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Fatal Frame (PlayStation 2) artwork

Fatal Frame (PlayStation 2) review


"Most games are meant to entertain. Some are also meant to help us relax. Games like golf, for instance, are said to be amazing stress relievers. Supposedly it has something to do with hitting little balls while wearing baggy pants in the great outdoors. And then there’s Fatal Frame which, as far as I can tell, people play to give themselves heart attacks. It has little to do with the great outdoors and the only baggy pants involved are filled with the shit that was scared out of you ..."



Most games are meant to entertain. Some are also meant to help us relax. Games like golf, for instance, are said to be amazing stress relievers. Supposedly it has something to do with hitting little balls while wearing baggy pants in the great outdoors. And then there’s Fatal Frame which, as far as I can tell, people play to give themselves heart attacks. It has little to do with the great outdoors and the only baggy pants involved are filled with the shit that was scared out of you while playing. It’s definitely not a tension reliever. But is it even entertaining?

Fatal Frame takes place inside the Himuro mansion, which you’ll quickly discover is the most haunted place in the world and not by the fun-loving spirits of Christmas past and present, either. No, its denizens of days gone by are the victims of vicious Shinto domination-fetishists who own an exorbitant amount of blood stained kimonos and like to spend the afterlife leaping out of dark corners and killing little girls looking for their brothers. As one of these little girls, your role in the game is to stand completely still in the most frightening corner you can find and take a picture of the ghosts just before they suck your face off. If you succeed, you’ll exorcise their souls and get to continue exploring the mansion unmolested for a little bit. At least until you reach your next dark corner.

Playing the game now, a lot of the design sensibilities still work. It’s still scary to have to stand still and keep your aim steady while a ghost lunges at you, screaming for someone to end its torment. It’s still nerve wracking when your speakers burst out in unexplained fragments of frantic whispers as you pass an open doorway. It’s still a game that’s most comfortably played during the day, with all the lights on and while surrounded by teddy bears. Most chillingly, people still swear that Himuro mansion exists somewhere in Japan and that the game’s events are based on the true story of the terrifying strangling ritual. Yet, despite all this, nothing in the game is truly as frightening as the controls. I’m not being cute here, I literally mean that a majority of Fatal Frame’s scares come from not being able to control your character properly. Then that fear turns to frustration.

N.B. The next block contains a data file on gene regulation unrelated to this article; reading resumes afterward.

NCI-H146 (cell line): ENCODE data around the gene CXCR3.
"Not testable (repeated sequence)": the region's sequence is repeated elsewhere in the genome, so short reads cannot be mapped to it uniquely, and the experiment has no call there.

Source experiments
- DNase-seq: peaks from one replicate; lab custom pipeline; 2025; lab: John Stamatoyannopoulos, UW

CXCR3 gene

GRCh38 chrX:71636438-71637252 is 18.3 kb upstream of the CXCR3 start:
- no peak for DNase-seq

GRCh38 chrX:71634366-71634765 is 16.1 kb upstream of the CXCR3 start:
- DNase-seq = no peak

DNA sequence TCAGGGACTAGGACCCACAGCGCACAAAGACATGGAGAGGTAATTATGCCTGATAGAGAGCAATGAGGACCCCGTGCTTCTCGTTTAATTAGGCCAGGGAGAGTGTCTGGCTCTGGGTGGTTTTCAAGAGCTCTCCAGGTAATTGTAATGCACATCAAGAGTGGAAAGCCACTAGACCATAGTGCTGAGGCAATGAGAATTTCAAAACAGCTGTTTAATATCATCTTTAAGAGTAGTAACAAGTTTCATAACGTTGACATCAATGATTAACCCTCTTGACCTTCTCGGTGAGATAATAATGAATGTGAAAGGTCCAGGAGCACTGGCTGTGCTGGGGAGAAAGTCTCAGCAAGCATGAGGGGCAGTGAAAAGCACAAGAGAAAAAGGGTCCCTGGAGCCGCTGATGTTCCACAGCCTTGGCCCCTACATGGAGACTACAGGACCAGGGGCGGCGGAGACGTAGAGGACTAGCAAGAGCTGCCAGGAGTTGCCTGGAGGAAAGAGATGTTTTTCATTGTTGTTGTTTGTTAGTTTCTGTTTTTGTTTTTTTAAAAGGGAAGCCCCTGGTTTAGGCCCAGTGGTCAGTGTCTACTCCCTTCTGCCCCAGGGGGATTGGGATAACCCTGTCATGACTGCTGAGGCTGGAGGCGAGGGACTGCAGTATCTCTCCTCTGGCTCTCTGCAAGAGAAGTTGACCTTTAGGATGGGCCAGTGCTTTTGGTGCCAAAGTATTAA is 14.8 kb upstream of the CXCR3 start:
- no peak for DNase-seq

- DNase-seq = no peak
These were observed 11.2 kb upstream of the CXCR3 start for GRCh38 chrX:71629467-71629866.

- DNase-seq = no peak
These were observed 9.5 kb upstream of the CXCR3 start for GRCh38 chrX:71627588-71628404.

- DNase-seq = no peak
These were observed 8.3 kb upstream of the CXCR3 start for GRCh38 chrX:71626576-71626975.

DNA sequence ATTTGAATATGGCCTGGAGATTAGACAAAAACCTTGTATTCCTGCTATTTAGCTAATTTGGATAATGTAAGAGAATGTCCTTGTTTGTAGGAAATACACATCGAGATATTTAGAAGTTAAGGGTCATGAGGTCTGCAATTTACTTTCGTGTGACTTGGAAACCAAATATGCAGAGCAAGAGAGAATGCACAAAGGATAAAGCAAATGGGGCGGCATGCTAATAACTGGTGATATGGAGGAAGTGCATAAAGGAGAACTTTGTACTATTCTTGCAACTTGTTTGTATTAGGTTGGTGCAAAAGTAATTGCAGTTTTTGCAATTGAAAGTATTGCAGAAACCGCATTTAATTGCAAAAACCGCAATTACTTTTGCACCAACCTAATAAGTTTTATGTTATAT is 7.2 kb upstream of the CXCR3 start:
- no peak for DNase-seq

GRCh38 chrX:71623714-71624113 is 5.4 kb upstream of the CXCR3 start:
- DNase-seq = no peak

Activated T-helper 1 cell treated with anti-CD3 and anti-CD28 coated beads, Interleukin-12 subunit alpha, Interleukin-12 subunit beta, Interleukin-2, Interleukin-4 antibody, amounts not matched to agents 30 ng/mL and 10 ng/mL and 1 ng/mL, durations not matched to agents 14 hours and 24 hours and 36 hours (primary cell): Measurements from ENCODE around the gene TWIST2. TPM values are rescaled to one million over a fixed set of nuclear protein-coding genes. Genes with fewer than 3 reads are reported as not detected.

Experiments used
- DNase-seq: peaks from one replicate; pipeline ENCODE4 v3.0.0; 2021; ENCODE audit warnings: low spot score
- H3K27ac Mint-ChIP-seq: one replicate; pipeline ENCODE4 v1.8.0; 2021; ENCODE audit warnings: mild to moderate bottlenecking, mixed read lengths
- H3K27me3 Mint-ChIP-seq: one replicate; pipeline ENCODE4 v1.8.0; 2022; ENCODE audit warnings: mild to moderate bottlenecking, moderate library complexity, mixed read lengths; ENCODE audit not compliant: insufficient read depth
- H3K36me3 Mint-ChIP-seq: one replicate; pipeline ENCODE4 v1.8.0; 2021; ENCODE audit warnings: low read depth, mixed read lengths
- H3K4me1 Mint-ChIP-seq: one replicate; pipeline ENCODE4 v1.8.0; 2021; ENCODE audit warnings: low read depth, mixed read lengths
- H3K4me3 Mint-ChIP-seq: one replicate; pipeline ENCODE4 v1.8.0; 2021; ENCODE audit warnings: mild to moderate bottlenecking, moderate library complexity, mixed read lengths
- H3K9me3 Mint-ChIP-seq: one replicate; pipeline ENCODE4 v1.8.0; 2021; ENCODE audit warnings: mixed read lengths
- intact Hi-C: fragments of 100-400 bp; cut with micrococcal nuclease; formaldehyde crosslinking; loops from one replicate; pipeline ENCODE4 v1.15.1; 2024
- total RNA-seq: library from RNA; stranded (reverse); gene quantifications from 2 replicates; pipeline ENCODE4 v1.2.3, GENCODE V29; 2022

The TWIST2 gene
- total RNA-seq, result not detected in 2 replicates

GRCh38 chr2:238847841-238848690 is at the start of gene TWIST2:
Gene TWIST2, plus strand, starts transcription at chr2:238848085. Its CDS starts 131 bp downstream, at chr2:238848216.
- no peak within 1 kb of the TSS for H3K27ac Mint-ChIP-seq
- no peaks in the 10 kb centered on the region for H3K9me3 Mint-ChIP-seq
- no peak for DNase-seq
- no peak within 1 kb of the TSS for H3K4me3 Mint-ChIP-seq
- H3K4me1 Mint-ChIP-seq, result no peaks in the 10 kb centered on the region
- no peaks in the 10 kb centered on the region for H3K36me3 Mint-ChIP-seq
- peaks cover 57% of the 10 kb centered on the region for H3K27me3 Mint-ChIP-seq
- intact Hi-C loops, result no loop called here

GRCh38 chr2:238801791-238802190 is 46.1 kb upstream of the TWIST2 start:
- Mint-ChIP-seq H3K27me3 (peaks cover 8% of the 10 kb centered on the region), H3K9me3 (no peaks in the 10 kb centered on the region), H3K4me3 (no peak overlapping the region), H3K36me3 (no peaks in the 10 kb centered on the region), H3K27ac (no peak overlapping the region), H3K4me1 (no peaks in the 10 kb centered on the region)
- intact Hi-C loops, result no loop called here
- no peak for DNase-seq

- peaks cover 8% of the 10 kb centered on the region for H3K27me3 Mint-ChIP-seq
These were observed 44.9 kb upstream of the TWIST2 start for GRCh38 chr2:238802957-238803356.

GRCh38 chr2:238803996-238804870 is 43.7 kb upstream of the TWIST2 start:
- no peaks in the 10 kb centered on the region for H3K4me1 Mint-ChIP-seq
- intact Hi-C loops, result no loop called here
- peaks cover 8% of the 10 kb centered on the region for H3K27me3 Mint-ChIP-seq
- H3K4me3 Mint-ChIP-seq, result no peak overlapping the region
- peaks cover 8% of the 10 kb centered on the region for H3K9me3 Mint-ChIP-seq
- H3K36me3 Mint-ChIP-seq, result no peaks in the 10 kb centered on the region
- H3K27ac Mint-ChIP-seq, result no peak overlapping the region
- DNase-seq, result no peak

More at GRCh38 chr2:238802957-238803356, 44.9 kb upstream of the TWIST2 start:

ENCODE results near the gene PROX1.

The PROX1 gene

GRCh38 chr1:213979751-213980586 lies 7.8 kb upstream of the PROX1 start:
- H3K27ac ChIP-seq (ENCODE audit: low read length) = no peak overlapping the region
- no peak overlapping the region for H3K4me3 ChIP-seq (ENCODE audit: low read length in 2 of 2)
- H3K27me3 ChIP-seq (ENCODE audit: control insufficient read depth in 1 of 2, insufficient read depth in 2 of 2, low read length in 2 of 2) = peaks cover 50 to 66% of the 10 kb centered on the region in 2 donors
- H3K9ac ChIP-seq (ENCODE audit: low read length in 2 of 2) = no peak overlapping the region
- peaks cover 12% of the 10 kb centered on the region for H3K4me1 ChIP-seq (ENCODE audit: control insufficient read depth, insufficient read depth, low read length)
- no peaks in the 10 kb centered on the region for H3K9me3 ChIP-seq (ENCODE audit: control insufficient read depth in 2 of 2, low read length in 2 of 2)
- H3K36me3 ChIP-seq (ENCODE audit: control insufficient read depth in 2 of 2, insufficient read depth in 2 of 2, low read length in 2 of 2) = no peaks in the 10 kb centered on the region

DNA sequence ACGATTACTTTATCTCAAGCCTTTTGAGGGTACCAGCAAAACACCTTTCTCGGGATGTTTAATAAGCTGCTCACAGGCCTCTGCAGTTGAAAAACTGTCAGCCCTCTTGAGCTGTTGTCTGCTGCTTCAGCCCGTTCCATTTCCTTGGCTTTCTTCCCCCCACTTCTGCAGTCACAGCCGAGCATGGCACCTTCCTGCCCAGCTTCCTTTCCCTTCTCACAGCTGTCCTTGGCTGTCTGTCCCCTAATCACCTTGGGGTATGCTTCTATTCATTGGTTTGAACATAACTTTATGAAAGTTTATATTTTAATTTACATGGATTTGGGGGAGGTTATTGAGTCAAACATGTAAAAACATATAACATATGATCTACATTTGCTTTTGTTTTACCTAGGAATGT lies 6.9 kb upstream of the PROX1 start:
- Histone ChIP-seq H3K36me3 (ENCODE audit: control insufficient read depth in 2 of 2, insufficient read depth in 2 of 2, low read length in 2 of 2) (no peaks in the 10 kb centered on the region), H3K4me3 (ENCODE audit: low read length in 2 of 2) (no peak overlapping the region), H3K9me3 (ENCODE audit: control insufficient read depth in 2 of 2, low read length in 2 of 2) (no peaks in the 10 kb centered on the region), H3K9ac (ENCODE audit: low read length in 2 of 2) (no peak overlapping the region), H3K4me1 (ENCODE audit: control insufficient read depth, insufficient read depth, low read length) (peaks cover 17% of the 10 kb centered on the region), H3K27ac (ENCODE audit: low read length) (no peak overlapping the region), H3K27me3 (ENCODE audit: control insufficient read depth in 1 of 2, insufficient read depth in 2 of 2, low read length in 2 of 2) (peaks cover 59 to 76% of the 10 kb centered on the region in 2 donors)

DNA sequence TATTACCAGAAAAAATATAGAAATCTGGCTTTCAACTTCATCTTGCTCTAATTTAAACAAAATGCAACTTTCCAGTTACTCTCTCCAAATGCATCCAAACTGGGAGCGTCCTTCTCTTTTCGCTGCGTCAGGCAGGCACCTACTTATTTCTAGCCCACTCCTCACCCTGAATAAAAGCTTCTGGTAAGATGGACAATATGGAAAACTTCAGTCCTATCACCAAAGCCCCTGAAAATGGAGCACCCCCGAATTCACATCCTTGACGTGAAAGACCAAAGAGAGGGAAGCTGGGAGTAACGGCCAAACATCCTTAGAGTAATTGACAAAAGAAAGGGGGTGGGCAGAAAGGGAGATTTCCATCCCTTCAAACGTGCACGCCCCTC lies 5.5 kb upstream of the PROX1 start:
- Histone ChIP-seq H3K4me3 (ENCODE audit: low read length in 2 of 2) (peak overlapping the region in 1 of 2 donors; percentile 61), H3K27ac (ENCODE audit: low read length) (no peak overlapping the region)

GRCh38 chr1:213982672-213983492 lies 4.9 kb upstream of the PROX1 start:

I have to wonder why the developers, for instance, made the button that opens the menu the same one that cancels out of options in that menu. Or why they made the circle button, almost always a cancel button in games, the button to go into your camera mode. Or why, once in camera mode, the use of the analog sticks switch with each other. The stick that used to move your character suddenly is your aim, so you'll go to back away from a ghost and end up looking at the ceiling instead. All this is stacked on top of pre-set camera angles which continually change your character's orientation. Granted, the developers did take the effort to make it so that, no matter what direction you're pushing, you'll continue to move forward after a camera shift, but then they undermined this by making the Himuro mansion more winding than a line at an amusement park. This is a game which demands that the player be quick and precise and constantly on their toes. Design that disallows that adds to the atmosphere for only so long before it ruins the whole effect.

When a vengeful spirit is floating down a hallway towards you, you won’t be thinking how scary it looks or sounds. You’ll be thinking that you can’t get your character turned around properly to face it, or that you wish the camera angle would show where it was so you’d know whether you were running right at it. Running is a bit misleading, actually. What the game calls a “run” button I call the “power walk” button or, if you’re near an obstacle or wall, the “trip over yourself” button. Usually, your best option is to just go into your camera mode and hope you’re in a good position to snap some pictures. Thus, fighting the spirits becomes a matter of luck based on what camera angle the screen happens to be showing when the ghost appears. Real story or no, that breaks immersion. Anyway, I know Tecmo is lying about that true story stuff. In real life not even the most dutiful sibling would spend more than an hour in the Himuro mansion, especially not after discovering their first eviscerated corpse.

Similarly, within the first hour of Fatal Frame you’ll know whether it’s the game for you. At the end of that first hour you’ll either be so frustrated with the ancient tank-on-a-unicycle controls that you’ll turn it off or you’ll be so scared by them that you’ll... er... turn it off. Getting scared is fun, but fright without functionality isn’t. Fatal Frame is still a unique experience in the world of survival horror, but the unique concept deserved a unique control scheme to carry it. Running into walls and straight into undead she can’t see might be okay for Jill Valentine, but she’s equipped with a shotgun, not a camera.

Rating: 6/10

zippdementia's avatar
Community review by zippdementia (December 15, 2009)

Zipp has spent most of his life standing in an open field west of a white house, with a boarded front door. There is a small mailbox there. Sometimes he writes reviews and puts them in the mailbox.

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